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April 27, 2016

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Internet converging with the auto industry

EDITOR’S note:

INTERNET Plus, a concept highlighted in the government work report delivered by Premier Li Keqiang at the annual session of the National People’s Congress in Beijing in March, is pushing the boundaries of China’s traditional industries. Nowadays, enterprises across the country are embracing changes by incorporating advancements in the Internet and related technologies into their business models. In a new series by Shanghai Daily, we explore how this concept is reshaping our world.

THE current Beijing Auto Show is adding a new dimension to the idea of mobile Internet.

Internet-related features that are increasingly becoming selling points for new cars are upstaging the automobile as a thing of beauty in its own right.

The so-called “seamless connected driving experience” is now being touted at almost every booth at the show. It’s the age of computers on wheels.

Carmakers, together with Internet companies, are eager to prove that the only limit is how far the imagination can stretch. Boundaries that once seemed impenetrable are being torn down. Impediments to the convergence of auto and Internet industries are being stripped away.

Cowin, a young, entry-level sub brand of Chery, is already blurring the boundaries of car design. The concept SUV i-CX displayed at the auto show comes not from the company’s design studios or its boardroom, but from crowd-sourcing. It is the result of more than 107 design drafts submitted and 16 million votes cast on social media by ordinary people.

The car’s heightened stance and muscular lines are reminiscent of an eagle spreading its wings. A touchscreen-based user interface and colorful ambient lightening add to the confidence of the vehicle. It is cool, modern and trendy.

“We want to make our cars young and intelligent, in a way that our target customers can feel it themselves,” said Zhen Zhaorui, head of Cowin. “So we engage them into the making of that concept.”

For years, Chinese carmakers struggling to come up with original, good-looking cars worshiped foreign designers. They envied how Peter Schreyer revitalized Kia with amazing designs to compensate for Korea’s lack of technological innovation as a disadvantaged latecomer in global carmaking, like China.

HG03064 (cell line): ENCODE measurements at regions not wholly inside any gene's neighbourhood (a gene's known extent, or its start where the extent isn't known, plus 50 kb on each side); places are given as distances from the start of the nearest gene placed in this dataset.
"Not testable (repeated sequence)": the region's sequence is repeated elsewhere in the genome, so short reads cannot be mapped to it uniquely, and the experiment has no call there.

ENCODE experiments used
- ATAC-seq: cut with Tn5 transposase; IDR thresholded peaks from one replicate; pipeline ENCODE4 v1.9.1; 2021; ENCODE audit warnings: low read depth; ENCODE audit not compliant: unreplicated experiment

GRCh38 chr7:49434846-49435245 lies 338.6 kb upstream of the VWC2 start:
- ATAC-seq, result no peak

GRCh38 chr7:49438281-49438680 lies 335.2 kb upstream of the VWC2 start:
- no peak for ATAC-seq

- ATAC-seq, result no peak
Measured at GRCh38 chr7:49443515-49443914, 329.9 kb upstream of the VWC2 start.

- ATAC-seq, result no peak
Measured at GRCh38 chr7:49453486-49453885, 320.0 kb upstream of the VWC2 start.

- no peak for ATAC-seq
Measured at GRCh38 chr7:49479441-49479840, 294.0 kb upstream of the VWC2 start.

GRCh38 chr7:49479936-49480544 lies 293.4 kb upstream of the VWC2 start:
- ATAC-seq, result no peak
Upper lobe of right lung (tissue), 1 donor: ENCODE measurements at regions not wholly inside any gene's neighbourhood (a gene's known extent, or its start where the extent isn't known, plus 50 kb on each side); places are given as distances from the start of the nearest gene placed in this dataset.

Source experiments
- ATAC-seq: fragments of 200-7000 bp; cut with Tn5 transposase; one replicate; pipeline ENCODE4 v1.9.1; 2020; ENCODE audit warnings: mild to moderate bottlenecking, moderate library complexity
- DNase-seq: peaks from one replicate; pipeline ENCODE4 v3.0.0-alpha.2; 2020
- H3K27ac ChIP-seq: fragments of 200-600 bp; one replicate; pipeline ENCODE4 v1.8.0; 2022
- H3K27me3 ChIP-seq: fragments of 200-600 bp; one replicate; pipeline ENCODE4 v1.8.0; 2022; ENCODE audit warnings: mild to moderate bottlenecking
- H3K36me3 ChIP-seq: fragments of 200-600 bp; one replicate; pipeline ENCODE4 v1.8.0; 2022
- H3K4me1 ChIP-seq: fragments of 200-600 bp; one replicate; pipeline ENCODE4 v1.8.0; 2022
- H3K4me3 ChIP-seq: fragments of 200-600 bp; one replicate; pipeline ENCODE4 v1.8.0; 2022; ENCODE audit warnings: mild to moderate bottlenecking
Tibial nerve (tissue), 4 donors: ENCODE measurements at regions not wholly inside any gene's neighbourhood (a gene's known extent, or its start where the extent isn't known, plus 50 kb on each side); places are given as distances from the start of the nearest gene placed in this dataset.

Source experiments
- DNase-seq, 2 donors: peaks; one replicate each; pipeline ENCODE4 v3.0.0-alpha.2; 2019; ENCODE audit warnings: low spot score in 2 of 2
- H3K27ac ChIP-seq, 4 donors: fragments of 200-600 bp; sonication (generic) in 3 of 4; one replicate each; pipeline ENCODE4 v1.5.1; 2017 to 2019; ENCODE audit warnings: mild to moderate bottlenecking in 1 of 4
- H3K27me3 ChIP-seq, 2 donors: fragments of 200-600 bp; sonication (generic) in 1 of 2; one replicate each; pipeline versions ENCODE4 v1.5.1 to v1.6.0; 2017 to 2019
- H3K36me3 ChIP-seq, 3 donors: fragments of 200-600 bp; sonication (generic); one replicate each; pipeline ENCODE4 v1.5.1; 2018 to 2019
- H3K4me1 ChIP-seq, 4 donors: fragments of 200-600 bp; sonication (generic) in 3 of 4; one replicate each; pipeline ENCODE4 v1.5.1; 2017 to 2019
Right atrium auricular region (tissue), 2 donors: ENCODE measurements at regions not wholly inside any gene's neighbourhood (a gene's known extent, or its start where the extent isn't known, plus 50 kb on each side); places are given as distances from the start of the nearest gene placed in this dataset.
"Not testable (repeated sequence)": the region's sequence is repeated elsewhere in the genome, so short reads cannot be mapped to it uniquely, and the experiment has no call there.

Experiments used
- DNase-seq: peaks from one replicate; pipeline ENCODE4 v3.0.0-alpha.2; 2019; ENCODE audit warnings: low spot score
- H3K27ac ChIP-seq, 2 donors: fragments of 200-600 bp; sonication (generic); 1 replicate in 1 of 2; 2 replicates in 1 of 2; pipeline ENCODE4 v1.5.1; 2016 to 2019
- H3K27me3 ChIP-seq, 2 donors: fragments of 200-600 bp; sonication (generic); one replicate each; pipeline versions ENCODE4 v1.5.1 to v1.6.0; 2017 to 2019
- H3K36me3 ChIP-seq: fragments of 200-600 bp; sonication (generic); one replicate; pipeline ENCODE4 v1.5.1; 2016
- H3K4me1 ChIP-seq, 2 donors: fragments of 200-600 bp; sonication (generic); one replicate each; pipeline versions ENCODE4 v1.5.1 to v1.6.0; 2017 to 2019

That was never the choice for Cowin. Emerging at a very difficult time for newcomers, as growth in China’s auto market contracts, Cowin was given a scant 2 billion yuan (US$307.5 million) budget to get started. It was expected to draw heavily on the technology and manufacturing prowess of Chery. Design by crowd-sourcing was a way of creating differentiation at a reasonable cost. The winning designer was promised a sales-based commission, instead of a design fee.

Relinquishing executive power over decision-making has been difficult. Zheng admitted that he personally preferred the runner-up vehicle in the voting. To make sure the winner would be a winner, he assembled a focus group to review it.

At the age of 38, he is a relatively young leader for a car brand. Even so, it is hard for him to put himself in the shoes of a 20-something. A yawning gap of age and taste is not uncommon among the decision-makers at the polar ends of the entry-level auto market. Social media allows them to narrow the gap.

At first, Cowin risked its crowd-sourcing concept getting a cold shoulder from the public because it was a relatively unknown brand. However, it managed to attract its first enthusiasts from among college students majoring in industrial design. But, at the end of the day, it was the power of the Internet that took over the process. Young potential car buyers were eager to seize the change to tell the car industry what they really wanted to drive.